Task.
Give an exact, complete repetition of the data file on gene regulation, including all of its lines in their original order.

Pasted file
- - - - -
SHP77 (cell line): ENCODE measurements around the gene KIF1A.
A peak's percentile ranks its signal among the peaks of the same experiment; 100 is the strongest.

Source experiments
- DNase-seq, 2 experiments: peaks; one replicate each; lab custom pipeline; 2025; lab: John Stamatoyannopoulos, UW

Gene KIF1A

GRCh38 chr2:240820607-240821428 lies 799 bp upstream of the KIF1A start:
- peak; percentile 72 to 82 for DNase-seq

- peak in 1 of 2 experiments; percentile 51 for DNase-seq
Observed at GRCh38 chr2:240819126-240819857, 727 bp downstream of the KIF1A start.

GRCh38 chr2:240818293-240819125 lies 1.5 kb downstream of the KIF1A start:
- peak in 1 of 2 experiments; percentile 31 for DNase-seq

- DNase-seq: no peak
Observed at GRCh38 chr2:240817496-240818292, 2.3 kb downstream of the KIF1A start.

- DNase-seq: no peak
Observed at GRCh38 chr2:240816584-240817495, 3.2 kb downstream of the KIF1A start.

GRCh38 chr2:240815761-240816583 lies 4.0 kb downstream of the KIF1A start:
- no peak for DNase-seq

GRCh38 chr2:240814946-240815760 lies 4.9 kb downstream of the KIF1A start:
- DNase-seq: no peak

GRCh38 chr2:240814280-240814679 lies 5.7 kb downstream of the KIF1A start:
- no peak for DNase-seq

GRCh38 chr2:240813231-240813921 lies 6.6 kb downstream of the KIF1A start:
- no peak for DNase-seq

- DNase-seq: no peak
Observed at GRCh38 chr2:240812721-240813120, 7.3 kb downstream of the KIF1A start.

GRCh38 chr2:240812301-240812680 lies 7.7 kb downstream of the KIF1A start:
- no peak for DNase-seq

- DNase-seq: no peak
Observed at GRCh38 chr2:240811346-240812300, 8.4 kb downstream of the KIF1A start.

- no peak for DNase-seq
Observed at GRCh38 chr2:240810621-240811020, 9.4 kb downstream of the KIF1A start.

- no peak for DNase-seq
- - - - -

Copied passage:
SHP77 (cell line): ENCODE measurements around the gene KIF1A.
A peak's percentile ranks its signal among the peaks of the same experiment; 100 is the strongest.

Source experiments
- DNase-seq, 2 experiments: peaks; one replicate each; lab custom pipeline; 2025; lab: John Stamatoyannopoulos, UW

Gene KIF1A

GRCh38 chr2:240820607-240821428 lies 799 bp upstream of the KIF1A start:
- peak; percentile 72 to 82 for DNase-seq

- peak in 1 of 2 experiments; percentile 51 for DNase-seq
Observed at GRCh38 chr2:240819126-240819857, 727 bp downstream of the KIF1A start.

GRCh38 chr2:240818293-240819125 lies 1.5 kb downstream of the KIF1A start:
- peak in 1 of 2 experiments; percentile 31 for DNase-seq

- DNase-seq: no peak
Observed at GRCh38 chr2:240817496-240818292, 2.3 kb downstream of the KIF1A start.

- DNase-seq: no peak
Observed at GRCh38 chr2:240816584-240817495, 3.2 kb downstream of the KIF1A start.

GRCh38 chr2:240815761-240816583 lies 4.0 kb downstream of the KIF1A start:
- no peak for DNase-seq

GRCh38 chr2:240814946-240815760 lies 4.9 kb downstream of the KIF1A start:
- DNase-seq: no peak

GRCh38 chr2:240814280-240814679 lies 5.7 kb downstream of the KIF1A start:
- no peak for DNase-seq

GRCh38 chr2:240813231-240813921 lies 6.6 kb downstream of the KIF1A start:
- no peak for DNase-seq

- DNase-seq: no peak
Observed at GRCh38 chr2:240812721-240813120, 7.3 kb downstream of the KIF1A start.

GRCh38 chr2:240812301-240812680 lies 7.7 kb downstream of the KIF1A start:
- no peak for DNase-seq

- DNase-seq: no peak
Observed at GRCh38 chr2:240811346-240812300, 8.4 kb downstream of the KIF1A start.

- no peak for DNase-seq
Observed at GRCh38 chr2:240810621-240811020, 9.4 kb downstream of the KIF1A start.

- no peak for DNase-seq